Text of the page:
Many people from all parts of the globe are seeking dual nationality or citizenship status in countries across Europe in order to gain a foothold in the Continent for a variety of reasons. Italy is one of the most desirable countries that individuals and families wish to access. A country with membership in the European Union delivers automatic European citizenship to its citizens and to all member countries as introduced by the Maastricht Treaty 1992. European citizenship is supplementary to national citizenship and provides a number of rights, freedoms and legal protections, including freedom of movement, settlement and employment across the European Union.
Italian citizenship is currently regulated by Law No. 91/1992 which assesses the importance of an individual's intention and recognises the right to hold dual citizenship. There is more than one way to acquire Italian citizenship, outlined below:
Descent from parents who are Italian citizens
Italian citizenship is principally acquired through jure sanguinis (blood right) i.e. being born to Italian parents. A male parent and the male line can transfer citizenship without limit to the number of generations, although Italian citizenship derives from 1861 when the country unified, prior to that there were no Italian citizens. However a female parent and female line could only transfer citizenship from 1948 onward until a recent decision by the Supreme Court stated that the provision was contrary to the principles of equality.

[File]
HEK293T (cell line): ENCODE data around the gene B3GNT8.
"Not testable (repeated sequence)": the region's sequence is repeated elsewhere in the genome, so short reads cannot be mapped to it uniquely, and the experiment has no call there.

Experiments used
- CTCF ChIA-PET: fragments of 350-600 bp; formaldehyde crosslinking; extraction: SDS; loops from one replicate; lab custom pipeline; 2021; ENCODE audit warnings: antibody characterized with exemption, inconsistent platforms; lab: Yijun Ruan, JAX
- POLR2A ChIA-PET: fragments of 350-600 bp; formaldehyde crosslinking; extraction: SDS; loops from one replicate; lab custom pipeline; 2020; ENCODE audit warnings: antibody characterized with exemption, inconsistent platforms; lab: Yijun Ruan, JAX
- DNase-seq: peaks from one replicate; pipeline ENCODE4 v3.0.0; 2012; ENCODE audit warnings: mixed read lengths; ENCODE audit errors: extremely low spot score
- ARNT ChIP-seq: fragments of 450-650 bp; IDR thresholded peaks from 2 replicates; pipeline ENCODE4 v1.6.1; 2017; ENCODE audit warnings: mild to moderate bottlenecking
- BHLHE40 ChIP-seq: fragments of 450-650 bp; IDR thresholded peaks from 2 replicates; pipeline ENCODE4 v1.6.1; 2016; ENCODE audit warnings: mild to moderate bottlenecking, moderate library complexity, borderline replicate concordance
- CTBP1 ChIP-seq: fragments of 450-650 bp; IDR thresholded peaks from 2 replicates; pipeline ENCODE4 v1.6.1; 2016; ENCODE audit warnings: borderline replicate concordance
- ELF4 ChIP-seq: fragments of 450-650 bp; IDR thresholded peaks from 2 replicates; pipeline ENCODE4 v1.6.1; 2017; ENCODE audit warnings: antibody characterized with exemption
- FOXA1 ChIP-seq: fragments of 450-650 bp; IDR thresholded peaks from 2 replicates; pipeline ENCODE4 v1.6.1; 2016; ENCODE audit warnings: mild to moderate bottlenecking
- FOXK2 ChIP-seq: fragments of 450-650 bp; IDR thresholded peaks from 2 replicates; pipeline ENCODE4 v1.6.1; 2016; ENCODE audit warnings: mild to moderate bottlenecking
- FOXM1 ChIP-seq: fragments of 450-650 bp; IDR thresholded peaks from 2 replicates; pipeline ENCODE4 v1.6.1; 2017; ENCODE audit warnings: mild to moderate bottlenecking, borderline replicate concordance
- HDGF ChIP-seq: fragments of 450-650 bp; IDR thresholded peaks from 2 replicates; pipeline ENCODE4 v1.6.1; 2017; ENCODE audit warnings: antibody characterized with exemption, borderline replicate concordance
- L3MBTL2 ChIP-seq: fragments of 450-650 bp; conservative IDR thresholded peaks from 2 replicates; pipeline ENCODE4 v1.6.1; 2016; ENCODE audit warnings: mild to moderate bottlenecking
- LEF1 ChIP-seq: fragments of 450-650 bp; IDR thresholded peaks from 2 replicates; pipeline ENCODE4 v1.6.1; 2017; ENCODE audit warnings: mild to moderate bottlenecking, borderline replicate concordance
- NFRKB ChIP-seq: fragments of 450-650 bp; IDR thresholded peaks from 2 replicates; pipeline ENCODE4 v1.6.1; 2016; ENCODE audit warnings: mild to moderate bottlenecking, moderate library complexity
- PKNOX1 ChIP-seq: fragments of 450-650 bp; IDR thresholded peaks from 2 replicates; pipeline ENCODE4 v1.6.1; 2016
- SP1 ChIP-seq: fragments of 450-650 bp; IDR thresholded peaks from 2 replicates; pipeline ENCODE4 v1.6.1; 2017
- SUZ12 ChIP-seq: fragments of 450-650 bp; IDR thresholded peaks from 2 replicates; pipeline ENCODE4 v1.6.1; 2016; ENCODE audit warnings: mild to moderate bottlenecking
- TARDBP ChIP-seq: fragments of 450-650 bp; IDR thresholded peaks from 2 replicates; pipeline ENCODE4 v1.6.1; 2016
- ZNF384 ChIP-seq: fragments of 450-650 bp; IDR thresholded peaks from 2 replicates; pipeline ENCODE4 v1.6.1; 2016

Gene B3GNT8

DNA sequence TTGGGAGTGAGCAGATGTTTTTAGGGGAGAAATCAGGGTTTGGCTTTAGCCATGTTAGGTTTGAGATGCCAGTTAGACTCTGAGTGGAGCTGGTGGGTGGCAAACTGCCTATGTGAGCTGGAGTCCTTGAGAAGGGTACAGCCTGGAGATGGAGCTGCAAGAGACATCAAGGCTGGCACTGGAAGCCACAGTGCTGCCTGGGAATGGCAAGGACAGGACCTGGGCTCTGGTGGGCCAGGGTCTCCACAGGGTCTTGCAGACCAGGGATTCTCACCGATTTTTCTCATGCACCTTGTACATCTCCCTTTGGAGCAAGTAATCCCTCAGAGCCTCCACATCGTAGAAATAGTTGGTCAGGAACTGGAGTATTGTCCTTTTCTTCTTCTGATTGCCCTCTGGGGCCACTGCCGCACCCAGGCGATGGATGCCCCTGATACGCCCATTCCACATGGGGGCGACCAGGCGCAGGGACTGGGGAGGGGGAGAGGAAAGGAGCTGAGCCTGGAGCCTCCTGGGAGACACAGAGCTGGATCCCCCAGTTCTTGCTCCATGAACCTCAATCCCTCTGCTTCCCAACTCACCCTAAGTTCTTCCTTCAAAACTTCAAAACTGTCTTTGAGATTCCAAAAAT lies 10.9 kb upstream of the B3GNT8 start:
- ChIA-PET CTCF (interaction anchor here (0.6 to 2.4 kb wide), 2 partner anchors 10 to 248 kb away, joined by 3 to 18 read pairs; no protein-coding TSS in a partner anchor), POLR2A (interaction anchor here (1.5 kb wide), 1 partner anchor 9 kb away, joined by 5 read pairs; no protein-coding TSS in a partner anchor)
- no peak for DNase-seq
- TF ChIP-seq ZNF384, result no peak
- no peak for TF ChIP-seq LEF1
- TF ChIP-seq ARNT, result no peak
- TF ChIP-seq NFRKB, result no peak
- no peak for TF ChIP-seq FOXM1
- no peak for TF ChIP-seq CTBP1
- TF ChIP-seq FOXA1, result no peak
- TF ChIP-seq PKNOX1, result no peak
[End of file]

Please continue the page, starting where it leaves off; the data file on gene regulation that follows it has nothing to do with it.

Marriage to an Italian citizen
Marriage to an Italian citizen automatically confers the right of Italian citizenship on the foreign spouse, except in the following cases: if an individual has carried out any serious criminal activity anywhere in the world; if the individual is deemed to be a security threat or a threat to public order.
There are further conditions to fulfil prior to the application, two years of legal residency in Italy or three years if the parties live abroad. The marriage must be viable throughout the application process. There are no requirements to learn Italian or have knowledge of Italy and the Italian culture.
A non-EU citizen having legally resided in Italy for ten years may apply for Italian citizenship and an EU citizen after four years. A foreigner with native-born Italian parents or grandparents who have lost their citizenship and therefore unable to pass citizenship on, is entitled to apply after three years of legal residency in Italy.
It is not unusual for an individual to only be able to fulfil part the above criteria, in such cases the lawyers at Giambrone have previously been able to overcome significant complications, as in the case of our client who hoped to use her great-grandfather's lineage, only to find that her great-grandfather had lost his Italian citizenship when he became a naturalised citizen of America. The matter was additionally compounded by the fact that her great-grandparents were married prior to 1 January l948, before the Italian constitution was created. The two factors seemed to be a body blow for our client and posed a significant problem as, (as previously stated), the transmission of the right to citizenship can only normally descend through the male line (pater familias).
Our lawyers conducted considerable research and concluded that filing at the Ordinary Court of Rome would offer the best possibility for success. Our lawyers drafted a comprehensive submission, including a detailed analysis of the entire lineage, and drew the Court's attention to several salient points to support the submission. The meticulous and comprehensive petition presented by Giambrone ensured the success of the application against the odds.
The content of this article is intended to provide a general guide to the subject matter. Specialist advice should be sought about your specific circumstances.